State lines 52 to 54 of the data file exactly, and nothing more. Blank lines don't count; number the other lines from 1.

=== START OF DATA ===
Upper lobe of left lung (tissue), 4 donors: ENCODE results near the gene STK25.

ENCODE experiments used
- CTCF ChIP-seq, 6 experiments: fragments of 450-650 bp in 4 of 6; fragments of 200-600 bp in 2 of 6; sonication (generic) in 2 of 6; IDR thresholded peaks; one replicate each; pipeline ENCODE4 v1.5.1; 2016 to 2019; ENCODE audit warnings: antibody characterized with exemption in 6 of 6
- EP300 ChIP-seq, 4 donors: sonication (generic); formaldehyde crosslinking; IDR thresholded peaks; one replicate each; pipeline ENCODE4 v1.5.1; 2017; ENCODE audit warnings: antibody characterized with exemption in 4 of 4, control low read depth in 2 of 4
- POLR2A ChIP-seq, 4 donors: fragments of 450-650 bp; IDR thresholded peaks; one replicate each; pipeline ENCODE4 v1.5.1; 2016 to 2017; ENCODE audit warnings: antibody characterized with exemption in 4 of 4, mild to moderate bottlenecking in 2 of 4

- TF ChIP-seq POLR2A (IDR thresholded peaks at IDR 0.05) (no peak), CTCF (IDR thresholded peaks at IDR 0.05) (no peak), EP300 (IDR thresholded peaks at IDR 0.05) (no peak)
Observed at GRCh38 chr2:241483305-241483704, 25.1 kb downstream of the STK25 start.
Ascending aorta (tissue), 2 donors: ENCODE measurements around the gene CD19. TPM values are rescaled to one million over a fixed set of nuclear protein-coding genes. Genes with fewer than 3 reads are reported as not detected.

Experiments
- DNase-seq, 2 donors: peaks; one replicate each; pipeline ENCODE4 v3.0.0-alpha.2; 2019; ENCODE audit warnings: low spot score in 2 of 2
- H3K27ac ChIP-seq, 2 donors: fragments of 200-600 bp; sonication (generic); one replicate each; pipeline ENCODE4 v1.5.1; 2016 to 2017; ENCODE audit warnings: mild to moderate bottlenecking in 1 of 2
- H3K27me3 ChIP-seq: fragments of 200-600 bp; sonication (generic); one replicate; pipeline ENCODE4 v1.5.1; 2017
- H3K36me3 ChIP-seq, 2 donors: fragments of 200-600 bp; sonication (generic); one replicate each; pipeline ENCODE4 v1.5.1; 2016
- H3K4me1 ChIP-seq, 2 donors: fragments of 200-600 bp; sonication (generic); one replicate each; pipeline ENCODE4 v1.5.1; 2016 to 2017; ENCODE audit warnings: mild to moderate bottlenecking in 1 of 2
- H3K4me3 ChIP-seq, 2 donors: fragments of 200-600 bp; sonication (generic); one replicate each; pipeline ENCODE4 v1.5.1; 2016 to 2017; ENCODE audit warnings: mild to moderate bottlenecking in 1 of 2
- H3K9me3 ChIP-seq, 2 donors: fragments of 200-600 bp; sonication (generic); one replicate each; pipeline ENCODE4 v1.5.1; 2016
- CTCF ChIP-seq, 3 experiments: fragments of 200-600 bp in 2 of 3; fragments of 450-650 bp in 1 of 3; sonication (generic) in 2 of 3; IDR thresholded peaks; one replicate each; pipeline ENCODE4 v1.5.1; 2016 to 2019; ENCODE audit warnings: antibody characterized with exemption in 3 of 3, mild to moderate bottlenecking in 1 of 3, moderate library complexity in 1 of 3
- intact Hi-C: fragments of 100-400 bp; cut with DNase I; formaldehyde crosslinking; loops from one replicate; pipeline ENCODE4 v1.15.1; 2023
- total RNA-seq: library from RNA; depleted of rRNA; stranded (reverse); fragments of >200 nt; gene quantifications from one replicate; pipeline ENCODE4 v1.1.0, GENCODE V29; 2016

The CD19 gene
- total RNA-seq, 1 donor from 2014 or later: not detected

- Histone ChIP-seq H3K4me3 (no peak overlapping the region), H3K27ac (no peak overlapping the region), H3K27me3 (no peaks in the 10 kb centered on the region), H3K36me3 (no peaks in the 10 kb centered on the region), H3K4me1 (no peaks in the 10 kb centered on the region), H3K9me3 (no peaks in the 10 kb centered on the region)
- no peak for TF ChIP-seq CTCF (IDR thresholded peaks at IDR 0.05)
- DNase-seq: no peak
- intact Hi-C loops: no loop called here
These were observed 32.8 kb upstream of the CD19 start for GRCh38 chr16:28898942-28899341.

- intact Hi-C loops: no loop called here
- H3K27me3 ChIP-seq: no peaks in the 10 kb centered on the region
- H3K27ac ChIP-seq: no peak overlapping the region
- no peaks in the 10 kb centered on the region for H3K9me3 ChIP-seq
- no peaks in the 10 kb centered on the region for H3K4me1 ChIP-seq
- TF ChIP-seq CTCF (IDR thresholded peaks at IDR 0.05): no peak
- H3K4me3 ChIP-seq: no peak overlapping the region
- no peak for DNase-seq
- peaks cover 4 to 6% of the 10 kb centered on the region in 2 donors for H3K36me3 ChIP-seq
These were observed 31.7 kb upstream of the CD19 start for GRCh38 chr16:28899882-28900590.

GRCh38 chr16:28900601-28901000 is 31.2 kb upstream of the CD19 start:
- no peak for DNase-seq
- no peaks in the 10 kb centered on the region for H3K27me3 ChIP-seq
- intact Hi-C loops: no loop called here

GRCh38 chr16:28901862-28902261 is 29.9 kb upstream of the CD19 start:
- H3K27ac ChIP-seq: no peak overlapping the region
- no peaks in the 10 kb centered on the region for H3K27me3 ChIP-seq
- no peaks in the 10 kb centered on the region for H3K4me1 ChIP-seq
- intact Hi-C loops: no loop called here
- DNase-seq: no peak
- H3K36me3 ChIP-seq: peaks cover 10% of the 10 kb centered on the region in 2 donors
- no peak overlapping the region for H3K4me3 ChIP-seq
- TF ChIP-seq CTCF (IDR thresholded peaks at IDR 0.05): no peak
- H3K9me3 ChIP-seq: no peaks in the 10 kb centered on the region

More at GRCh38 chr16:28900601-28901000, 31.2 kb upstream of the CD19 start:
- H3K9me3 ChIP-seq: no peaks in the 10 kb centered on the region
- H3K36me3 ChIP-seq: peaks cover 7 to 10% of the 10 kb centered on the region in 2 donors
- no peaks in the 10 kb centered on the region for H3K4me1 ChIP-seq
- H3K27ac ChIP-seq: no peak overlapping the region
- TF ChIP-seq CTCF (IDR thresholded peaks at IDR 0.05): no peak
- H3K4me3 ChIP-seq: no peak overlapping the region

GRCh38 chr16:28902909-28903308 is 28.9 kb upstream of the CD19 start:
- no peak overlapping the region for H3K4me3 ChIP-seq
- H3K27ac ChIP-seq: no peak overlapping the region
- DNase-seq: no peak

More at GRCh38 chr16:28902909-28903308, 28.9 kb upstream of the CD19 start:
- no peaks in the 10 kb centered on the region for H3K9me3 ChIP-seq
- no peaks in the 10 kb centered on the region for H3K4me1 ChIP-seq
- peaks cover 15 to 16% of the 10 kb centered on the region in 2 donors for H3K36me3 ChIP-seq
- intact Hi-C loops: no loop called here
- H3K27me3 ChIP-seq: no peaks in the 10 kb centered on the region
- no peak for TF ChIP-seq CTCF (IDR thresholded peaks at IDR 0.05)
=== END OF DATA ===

- H3K9me3 ChIP-seq: no peaks in the 10 kb centered on the region
- H3K36me3 ChIP-seq: peaks cover 7 to 10% of the 10 kb centered on the region in 2 donors
- no peaks in the 10 kb centered on the region for H3K4me1 ChIP-seq